Advantages of Running Office 2010 64-bit 

  • Ability to utilize additional memory.
  • Excel 2010 can load much larger workbooks. Excel 2010 made updates to use 64-bit memory addressing to break out of the 2-GB addressable memory boundary that limits 32-bit applications.
  • Microsoft Project 2010 provides improved capacity, especially when you are dealing with many subprojects to a large project.
  • Enhanced default security protections through Hardware Data Execution Prevention (DEP)

Disadvantages of Running Office 2010 64-bit 

  • Might affect compatibility of COM Add-ins and ActiveX controls

Add-in (COM) DLLs (dynamic link libraries) and ActiveX controls that were written for 32-bit Office will not
work in a 64-bit process. As a result, Office 2010 64-bit solutions that try to load 32-bit ActiveX controls or
DLLs will not work. 64-bit Office 2010 installations will only run 64-bit controls. Computers can have 64-bit
and 32-bit controls installed and Microsoft Office 2010 64-bit can only run the 64-bit versions of the controls.
The workaround for resolving these issues is to obtain 64-bit compatible controls and add-ins or to install
Office 2010 32-bit (WOW).
In addition to controls that load into Office applications, there are also Web-based solutions that use ActiveX
controls in Microsoft Internet Explorer. Office 2010 64-bit editions install some Office 32-bit client-side
controls for supporting solutions in a 32-bit browser (the default browser on current 64-bit Windows
systems). The Edit in Datasheet View functionality is not supported if you install Office 2010 64-bit clients.
The Datasheet View functionality is available if you install Office 2010 32-bit.

  • Might affect compatibility of Microsoft Access MDE/ADE/ACCDE files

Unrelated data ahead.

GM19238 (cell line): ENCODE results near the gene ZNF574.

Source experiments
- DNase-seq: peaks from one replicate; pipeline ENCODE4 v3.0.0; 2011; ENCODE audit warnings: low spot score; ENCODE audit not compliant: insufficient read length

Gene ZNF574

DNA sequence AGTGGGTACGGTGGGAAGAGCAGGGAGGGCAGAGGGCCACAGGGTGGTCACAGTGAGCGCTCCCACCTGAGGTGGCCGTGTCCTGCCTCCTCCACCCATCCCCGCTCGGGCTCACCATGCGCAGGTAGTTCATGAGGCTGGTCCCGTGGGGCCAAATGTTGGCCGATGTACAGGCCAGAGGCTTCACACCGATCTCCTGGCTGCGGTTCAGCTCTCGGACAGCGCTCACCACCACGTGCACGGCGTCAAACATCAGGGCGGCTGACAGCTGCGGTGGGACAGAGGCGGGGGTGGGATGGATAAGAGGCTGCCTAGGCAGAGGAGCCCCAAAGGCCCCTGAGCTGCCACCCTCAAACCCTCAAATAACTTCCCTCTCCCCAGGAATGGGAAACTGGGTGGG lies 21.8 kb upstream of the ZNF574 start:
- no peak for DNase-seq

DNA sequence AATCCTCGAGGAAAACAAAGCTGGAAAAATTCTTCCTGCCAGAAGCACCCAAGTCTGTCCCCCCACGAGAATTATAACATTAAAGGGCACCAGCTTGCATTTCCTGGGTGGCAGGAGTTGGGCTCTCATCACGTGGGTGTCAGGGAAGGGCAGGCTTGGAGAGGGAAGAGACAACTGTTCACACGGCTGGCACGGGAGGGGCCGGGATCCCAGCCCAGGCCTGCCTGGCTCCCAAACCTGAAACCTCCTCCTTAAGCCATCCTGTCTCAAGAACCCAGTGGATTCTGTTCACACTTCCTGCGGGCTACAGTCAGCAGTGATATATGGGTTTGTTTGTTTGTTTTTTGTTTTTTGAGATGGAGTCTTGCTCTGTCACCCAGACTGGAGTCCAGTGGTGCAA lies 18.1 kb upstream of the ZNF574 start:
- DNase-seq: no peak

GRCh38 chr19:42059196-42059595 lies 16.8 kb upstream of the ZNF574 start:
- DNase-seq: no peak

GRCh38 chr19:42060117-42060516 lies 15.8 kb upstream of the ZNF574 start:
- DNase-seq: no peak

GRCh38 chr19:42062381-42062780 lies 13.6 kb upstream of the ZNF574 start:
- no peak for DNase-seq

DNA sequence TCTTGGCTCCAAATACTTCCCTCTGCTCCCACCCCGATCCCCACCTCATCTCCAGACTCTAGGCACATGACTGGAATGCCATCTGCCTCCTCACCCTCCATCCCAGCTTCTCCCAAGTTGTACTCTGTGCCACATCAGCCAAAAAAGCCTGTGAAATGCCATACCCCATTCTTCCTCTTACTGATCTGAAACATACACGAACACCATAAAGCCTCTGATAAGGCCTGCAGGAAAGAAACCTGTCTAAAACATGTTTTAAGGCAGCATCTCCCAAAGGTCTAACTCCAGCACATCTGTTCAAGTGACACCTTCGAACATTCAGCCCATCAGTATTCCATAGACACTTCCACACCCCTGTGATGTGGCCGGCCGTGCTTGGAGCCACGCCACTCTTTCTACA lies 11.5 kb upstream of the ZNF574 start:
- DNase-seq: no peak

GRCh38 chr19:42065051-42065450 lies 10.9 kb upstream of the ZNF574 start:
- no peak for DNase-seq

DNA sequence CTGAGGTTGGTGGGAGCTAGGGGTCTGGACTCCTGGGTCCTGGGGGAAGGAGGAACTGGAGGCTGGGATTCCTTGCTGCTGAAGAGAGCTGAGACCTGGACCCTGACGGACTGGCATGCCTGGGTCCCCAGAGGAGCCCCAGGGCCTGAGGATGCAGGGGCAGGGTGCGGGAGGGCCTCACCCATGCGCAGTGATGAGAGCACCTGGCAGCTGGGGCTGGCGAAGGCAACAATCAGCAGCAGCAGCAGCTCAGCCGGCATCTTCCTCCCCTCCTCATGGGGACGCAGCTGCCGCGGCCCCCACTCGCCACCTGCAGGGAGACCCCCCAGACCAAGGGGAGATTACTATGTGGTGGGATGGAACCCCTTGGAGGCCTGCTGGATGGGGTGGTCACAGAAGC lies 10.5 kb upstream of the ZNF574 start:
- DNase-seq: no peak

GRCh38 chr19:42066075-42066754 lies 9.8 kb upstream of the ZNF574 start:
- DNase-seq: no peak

Databases that have had their source code removed (such as .mde, .ade, and .accde files) cannot be
moved between 32-bit and 64-bit editions of Office 2010. Such databases that are created by using 32-bit
Office (any version) can be used only with 32-bit Office, and a database that is created on 64-bit Office can
be used only on 64-bit Office.

  • In-place activation

The following issues might occur if there is not a match between the bitness of Office 2010 and registered
· An OLE server may not instantiate in place and may fail to open if the application registered is not the
same bitness as the version of Office installed. For example, if your OLE Server application is 32-bit and
the version of Office installed is 64-bit.
· Inserting an object into an Office 2010 application document may fail in cross-bitness scenarios. For
example if you insert a 32-bit object in a 64-bit Office 2010 application document.

  • Graphics rendering

There are differences between the 32-bit and 64-bit Graphics Device Interface (GDI) that might have
performance implications because of the lack of MMX support on 64-bit. Intel’s MMX technology is an
extension of the Intel architecture (IA) instruction set. The technology uses a single-instruction, multiple-data
(SIMD) technique to speed up multimedia and communications software by processing data elements in

  • Macros with Visual Basic for Applications (VBA)

VBA code that uses the Declare statement to access the Windows application programming interface (API)
or other DLL entry points will see differences between 32-bit and 64-bit versions. The Declare statement
must be updated with the PtrSafe attribute after inputs and outputs to the API have been reviewed and
updated. Declare statements will not work in 64-bit VBA without the PtrSafe attribute. New data types are
added to 64-bit Office 2010 VBA: LongLong and LongPtr.


Summary Installation recommendations

If users in your organization depend on existing extensions to Office, such as ActiveX controls, third-party add-ins, in-house solutions built on previous versions of Office, or 32-bit versions of programs that interface directly with Office, we recommend that you install 32-bit Office 2010 (the default installation) on computers that are running both 32-bit and 64-bit supported Windows operating systems.

If some users in your organization are Excel expert users who work with Excel spreadsheets that are larger than 2 gigabytes (GB), they can install the 64-bit edition of Office 2010. In addition, if you have in-house solution developers, we recommend that those developers have access to the 64-bit edition of Office 2010 so that they can test and update your in-house solutions on the 64-bit edition of Office 2010.